Together Again for the First Time
It’s the ones who know all
along the way everything’s crazy
Those who question what is normal
Never quite sane but the sense to stop making any
Reasons to be accepted the ones who embrace odd weird different
Special ways of looking at a crooked world
The place you knew got gone The location has not arrived
The ones who believed reality all along
Truly go mad
For the uninitiated or the way too young to remember, the mighty typewriter was the way of the word. Since the first cave paintings to the illuminated manuscripts to the teletype roll of Kerouac, poets have scratched their strange markings on any manner of flat surfaces. They are compelled to do it. Some playful muse or wild demon controls them. They are powerless and become numb from excessive alcohol and mind bending potions imbibed and heavily medicated. Throughout history for some ungodly reason poets were somehow exempt from reality. They can never fit in or feel comfortable in their skin. Or maybe they just have a vivid imagination. And that’s just the beginning. I begin here with my early typewritten poems. I cannot recall exact dates. Probably late 80’s to early 90’s.
For me the 80s were a very stupid time. The revolt, anarchy, and anger of the Vietnam Punk Rock 70s gave way to the Me Generation of greed, yuppies, meaninglessness, the Internet, the Reagan years, and the only good thing, to me, my saving grace. The good man, Kerry Smith. I was traveling to NYC quite a lot then for poetry readings to promote my small underground press, “Apathy Press Poets”, founded in Baltimore, circa 1976. Many ex-Baltimore friends, namely Gary Wimmer, Bonnie Bonnell, Dan Carney, Liza Jane Kohner, and Mike Gentile were all residing in NY. Mike was working for NY Press as art editor and living in Manhattan. All the rest were living and making art in Williamsburg, Brooklyn.
In 1988 I was reading at the Lizards Tail on Dunham Place and staying on South 8th St. with Gary. His building was directly across the street from Gabila’s world famous square knishes, and his block was used in the DeNiro film Once Upon A Time in America. One sunny summer afternoon we were walking his dog also named Williamsburg, Willie for short, down to the East River, down Broadway to Kent Avenue. Giandos Ristorante did not exist yet. Domsey’s Clothing Warehouse was the only open business nearby. It was a desolate sad forgotten place on the riverfront then. Graffiti was everywhere you looked; at the river’s edge floated sofas, TVs, tires, refrigerators , gutted cars, liquor bottles and crack vials. It was a surreal outdoor living room. Abandoned warehouses, abandoned storefronts, a giant abandoned brewery and at 409 Kent Avenue there stood a abandoned firehouse, so we thought. The security gate was up and I peered through the dusty windows .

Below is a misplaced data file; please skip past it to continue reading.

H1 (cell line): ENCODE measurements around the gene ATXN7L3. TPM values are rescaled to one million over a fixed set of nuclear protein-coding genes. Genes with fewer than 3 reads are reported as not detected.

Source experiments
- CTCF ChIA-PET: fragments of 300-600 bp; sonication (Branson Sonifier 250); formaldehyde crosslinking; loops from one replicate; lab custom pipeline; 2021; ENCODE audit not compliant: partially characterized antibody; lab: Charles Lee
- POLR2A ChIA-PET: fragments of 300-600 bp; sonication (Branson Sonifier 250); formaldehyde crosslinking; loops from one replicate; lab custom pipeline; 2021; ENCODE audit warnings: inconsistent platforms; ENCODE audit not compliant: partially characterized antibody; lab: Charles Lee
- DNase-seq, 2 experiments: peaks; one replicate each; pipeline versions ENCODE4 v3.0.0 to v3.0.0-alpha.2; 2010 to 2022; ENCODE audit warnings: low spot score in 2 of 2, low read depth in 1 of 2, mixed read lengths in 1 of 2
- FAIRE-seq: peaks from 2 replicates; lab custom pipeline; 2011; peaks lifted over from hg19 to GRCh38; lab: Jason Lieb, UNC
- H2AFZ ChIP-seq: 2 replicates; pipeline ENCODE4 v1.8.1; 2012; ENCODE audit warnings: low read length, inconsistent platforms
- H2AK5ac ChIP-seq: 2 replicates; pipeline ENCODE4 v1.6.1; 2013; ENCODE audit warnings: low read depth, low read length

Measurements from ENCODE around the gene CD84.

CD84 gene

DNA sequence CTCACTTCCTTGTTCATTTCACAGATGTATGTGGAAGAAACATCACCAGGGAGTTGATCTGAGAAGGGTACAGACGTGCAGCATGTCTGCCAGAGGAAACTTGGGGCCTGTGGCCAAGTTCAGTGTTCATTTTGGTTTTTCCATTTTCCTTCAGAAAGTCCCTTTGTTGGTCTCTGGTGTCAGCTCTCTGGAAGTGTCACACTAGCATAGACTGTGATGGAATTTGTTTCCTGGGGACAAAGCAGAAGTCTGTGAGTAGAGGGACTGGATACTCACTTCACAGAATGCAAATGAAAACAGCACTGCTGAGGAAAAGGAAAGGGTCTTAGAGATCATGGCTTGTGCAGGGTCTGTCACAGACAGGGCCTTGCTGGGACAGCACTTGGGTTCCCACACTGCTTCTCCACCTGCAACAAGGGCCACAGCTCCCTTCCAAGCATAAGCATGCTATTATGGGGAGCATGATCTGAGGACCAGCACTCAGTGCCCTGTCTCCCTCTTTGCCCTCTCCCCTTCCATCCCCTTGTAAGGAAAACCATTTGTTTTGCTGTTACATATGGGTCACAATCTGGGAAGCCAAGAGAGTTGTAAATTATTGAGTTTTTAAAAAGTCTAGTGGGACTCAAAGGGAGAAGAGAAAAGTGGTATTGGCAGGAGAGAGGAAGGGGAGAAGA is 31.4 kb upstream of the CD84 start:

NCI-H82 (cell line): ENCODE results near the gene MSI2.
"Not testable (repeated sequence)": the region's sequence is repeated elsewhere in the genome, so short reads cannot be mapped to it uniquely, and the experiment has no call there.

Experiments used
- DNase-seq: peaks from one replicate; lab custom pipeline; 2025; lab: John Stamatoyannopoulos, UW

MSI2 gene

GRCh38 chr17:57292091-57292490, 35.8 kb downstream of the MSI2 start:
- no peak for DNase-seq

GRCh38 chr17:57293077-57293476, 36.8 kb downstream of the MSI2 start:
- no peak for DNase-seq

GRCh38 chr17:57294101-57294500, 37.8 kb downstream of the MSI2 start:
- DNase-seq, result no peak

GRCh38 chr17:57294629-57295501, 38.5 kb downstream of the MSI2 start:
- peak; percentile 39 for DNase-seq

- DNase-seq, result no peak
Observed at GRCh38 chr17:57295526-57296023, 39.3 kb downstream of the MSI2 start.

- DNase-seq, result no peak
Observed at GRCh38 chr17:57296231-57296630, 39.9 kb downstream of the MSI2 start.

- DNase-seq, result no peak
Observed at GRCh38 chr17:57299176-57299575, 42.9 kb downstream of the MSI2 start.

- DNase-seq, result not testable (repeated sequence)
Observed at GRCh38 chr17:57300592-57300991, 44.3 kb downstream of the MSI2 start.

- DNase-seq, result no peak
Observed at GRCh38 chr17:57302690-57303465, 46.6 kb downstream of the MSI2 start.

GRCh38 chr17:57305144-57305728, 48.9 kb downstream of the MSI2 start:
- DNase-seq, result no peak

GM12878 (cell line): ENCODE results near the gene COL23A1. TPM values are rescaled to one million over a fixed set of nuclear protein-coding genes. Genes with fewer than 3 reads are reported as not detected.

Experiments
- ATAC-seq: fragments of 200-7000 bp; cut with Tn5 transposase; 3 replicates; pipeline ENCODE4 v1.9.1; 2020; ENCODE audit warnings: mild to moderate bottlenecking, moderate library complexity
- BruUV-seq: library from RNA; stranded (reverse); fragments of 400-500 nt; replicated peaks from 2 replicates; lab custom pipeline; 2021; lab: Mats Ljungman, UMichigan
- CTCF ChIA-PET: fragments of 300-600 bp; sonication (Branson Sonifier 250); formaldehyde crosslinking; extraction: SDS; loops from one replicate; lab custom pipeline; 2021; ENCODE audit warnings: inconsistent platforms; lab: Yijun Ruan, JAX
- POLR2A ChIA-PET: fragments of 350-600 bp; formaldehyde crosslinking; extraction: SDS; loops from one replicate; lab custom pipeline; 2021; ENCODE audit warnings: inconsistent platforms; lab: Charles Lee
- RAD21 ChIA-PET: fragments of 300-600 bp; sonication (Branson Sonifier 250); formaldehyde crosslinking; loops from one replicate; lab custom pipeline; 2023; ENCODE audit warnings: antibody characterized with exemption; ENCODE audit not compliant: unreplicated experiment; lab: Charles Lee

“Gary, come here man, you ain’t gonna believe this but somebody is building a bar in here.”
“BULLSHIT,” he replied.
“No, really, look!”
“Who in the hell would build a bar in the middle of nowhere?”
A few months later we found out who.
Enter Kerry Smith. Behold, the Right Bank Cafe was open for business and Kerry was behind the bar pouring pints. I had found my oasis, my solitude, my freedom, my home. He had opened a proper pub. Kerry welcomed me like old friends who hadn’t seen each other in awhile or a long lost brother. We were already planning a schedule for poetry readings there. I think of all those whose lives he touched. All the lost, the confused, the drunks, the drug addled, the drinkers, the poets, the bands, the artists, the musicians, the writers, the uninitiated, the regulars, the old timers, the Latinos, the Russians, the Poles, The Hasidic Jews, the bridge workers, the bikers, the truckers, the hobo’s, the Halfwits, the outcasts, miscreants, and misfits, cretins, and freaks and pencil neck geeks, and me and possibly you if you ever crossed the threshold of The Right Bank Cafe and met Kerry. Now Kerry Smith has left the building, he has checked out and we suffer a loss. A man with the vision to make something out of nothing in a place that was abandoned and now so many years later is a deluge of a place out of proportion where real estate is a premium and rent is unaffordable.
One of Kerry’s favorite songs that I wrote was “Born to Party, Born to Lose.” To lose your money, lose your mind, lose your keys, lose your life…this loss is everything now, and nothing. We can never lose the memories. Kate and Tomcat Mahoney and Roberta. It’s always happy hour. We dwell among the immortals and it’s free beer for life, and I’ll tell you one God damn thing…the last time I spoke to Kerry on the phone he said, “Listen Tucker, you have not seen the last of Kerry Smith”. And I neverwill. He is with me now. He is with you. He is freedom. – December 2014